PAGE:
A Different Shade of Justice: Asian Americans Civil Rights in the South

A Different Shade of Justice: Asian Americans Civil Rights in the South

A Different Shade of Justice: Asian Americans Civil Rights in the South

A Different Shade of Justice: Asian Americans Civil Rights in the South

Synopsis

In the Jim Crow South, Chinese, Filipino, Japanese, and, later, Vietnamese and Indian Americans faced obstacles similar to those experienced by African Americans in their fight for civil and human rights. Although they were not black, Asian Americans generally were not considered white and thus were subject to school segregation, antimiscegenation laws, and discriminatory business practices. As Asian Americans attempted to establish themselves in the South, they found that institutionalized racism thwarted their efforts time and again. However, this book tells the story of their resistance and documents how Asian American political actors and civil rights activists challenged existing definitions of rights and justice in the South.

From the formation of Chinese and Japanese communities in the early twentieth century through Indian hotel owners' battles against business discrimination in the 1980s and '90s, Stephanie Hinnershitz shows how Asian Americans organized carefully constructed legal battles that often traveled to the state and federal supreme courts. Drawing from legislative and legal records as well as oral histories, memoirs, and newspapers, Hinnershitz describes a movement that ran alongside and at times intersected with the African American fight for justice, and she restores Asian Americans to the fraught legacy of civil rights in the South.

Excerpt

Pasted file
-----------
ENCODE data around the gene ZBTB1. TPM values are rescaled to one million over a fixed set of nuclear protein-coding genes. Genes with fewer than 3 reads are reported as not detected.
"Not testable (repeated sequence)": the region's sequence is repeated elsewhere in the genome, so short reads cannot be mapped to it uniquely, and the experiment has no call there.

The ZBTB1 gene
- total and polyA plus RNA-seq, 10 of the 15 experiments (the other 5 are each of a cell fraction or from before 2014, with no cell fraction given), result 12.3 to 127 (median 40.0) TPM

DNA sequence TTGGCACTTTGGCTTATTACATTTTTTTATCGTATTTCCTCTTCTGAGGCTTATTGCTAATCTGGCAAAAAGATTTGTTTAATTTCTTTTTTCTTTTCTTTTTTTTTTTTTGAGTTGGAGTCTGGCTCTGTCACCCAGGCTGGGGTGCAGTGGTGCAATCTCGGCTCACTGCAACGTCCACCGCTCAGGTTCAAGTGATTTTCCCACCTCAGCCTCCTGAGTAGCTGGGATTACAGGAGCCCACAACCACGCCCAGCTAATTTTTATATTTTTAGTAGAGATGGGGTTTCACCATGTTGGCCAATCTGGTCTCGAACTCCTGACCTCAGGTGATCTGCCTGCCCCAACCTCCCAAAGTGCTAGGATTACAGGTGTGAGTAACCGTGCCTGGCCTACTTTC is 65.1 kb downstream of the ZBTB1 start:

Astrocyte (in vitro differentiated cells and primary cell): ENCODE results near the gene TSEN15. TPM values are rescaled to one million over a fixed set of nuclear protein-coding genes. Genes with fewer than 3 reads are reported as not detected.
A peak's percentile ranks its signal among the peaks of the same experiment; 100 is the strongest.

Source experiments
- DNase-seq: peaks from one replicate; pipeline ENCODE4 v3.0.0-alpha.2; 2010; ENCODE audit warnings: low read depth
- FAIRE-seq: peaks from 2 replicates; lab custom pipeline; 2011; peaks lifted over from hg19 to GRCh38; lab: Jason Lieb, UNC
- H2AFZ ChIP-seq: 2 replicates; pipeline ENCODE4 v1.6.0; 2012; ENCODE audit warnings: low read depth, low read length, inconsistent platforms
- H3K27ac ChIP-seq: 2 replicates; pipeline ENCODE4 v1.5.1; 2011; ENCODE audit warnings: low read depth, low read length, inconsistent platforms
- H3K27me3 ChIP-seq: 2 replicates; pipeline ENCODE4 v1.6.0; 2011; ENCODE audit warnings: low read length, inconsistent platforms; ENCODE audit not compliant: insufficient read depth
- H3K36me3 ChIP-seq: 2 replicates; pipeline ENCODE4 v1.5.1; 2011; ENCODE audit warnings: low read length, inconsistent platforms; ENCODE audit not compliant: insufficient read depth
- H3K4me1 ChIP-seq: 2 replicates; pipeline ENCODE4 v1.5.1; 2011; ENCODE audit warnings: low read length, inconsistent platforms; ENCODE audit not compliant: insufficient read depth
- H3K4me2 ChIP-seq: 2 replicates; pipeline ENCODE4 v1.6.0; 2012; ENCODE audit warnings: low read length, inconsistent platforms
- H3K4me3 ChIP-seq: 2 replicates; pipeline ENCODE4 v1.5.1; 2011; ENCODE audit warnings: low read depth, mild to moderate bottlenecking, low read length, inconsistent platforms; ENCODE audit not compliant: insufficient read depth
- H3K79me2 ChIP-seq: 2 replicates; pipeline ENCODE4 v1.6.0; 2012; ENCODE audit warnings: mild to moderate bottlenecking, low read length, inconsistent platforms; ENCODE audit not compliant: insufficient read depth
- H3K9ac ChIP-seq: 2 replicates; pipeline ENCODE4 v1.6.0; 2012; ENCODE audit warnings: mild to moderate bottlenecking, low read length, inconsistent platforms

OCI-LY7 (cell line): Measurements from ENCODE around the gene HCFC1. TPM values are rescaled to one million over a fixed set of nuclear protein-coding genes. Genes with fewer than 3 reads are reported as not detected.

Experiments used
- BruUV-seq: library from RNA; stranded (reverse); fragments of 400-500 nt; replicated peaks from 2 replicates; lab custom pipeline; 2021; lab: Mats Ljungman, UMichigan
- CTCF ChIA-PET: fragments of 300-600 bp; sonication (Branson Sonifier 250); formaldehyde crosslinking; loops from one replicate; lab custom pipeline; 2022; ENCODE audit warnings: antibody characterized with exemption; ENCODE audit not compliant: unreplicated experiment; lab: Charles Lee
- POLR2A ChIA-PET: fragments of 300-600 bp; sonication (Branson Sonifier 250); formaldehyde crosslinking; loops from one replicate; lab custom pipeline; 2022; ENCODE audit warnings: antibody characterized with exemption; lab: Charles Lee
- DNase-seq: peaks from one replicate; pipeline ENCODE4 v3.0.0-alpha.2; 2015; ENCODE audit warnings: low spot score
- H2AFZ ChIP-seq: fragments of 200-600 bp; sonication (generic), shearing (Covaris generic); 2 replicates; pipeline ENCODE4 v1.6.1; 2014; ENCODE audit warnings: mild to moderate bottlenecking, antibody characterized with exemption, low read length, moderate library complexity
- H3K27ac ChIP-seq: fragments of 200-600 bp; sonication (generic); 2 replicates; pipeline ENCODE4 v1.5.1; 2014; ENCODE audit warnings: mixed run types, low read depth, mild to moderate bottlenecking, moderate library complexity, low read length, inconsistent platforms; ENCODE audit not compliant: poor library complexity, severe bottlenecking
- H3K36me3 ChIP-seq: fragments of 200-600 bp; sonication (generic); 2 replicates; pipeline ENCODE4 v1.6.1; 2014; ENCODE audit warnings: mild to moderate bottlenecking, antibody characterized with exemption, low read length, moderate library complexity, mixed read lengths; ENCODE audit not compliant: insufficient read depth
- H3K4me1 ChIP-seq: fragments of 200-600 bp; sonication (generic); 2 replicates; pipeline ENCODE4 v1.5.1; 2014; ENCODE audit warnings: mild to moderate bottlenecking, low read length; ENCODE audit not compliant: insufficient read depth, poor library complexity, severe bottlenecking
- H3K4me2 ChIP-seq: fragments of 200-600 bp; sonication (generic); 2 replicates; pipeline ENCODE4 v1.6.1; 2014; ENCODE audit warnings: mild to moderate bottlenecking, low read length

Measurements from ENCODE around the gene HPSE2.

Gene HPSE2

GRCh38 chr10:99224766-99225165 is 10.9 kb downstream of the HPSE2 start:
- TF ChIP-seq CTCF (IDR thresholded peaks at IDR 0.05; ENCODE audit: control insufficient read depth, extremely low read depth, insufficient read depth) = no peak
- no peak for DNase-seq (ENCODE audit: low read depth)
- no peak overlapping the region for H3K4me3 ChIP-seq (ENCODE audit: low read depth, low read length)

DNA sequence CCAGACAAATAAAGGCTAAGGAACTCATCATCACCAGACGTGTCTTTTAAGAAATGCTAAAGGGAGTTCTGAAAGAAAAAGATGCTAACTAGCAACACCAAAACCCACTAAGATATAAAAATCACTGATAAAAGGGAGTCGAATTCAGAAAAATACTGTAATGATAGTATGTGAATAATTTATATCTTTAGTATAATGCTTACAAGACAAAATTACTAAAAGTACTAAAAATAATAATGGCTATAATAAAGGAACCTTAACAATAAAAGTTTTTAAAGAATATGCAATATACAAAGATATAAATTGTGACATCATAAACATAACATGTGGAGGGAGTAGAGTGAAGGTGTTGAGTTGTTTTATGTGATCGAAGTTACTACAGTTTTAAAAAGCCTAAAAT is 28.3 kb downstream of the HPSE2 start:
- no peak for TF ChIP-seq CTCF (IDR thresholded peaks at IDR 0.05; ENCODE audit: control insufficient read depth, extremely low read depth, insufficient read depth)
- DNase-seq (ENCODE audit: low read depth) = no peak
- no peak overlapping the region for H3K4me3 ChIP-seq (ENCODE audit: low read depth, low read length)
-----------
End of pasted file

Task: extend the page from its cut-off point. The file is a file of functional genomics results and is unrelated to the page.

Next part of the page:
“I’ve never heard a political opinion from a Chinaman,” African American civil rights activist and Mississippi Delta entrepreneur Amzie Moore recounted in a 1967 interview. Although Congress passed and enacted major pieces of legislation, including the Civil Rights Act of 1964 and the Voting Rights Act of 1965, Moore understood that there was still a long way to go on the road to equality and was more than a bit flustered over what he identified as Asian Americans’ lack of participation in the civil rights movement. a native of the Mississippi Delta born to sharecropping parents on a plantation near the small town of Grenada and later a store owner in Cleveland, Mississippi, Moore became a leader in the Regional Council of Negro Leadership, an organization that encouraged self-help and entrepreneurship among African Americans in Mississippi. While the 1955 murder of Emmett Till spurred Moore to action in the search for Till’s body (where Moore and others learned that there were hundreds of unknown Emmett Tills whom whites had murdered and dumped in the swamps, bayous, and murky, slow-winding rivers of the Delta for decades and probably centuries), Moore was most comfortable in the economic arena of civil rights. Moore believed deeply in the value of small business and property ownership in uplifting black southerners and placing them on the path to equality. This was often difficult to accomplish in the Delta, the “most southern place on earth,” as journalists described the flat, cotton-bespeckled landscape of the area. Since the immediate post– Civil War years, however, Chinese migrating to the region from the West Coast in search of business opportunities or to join other family members who lingered after brief stints as plantation workers during the early days of Reconstruction had a strong foothold in the small business scene in the Delta.

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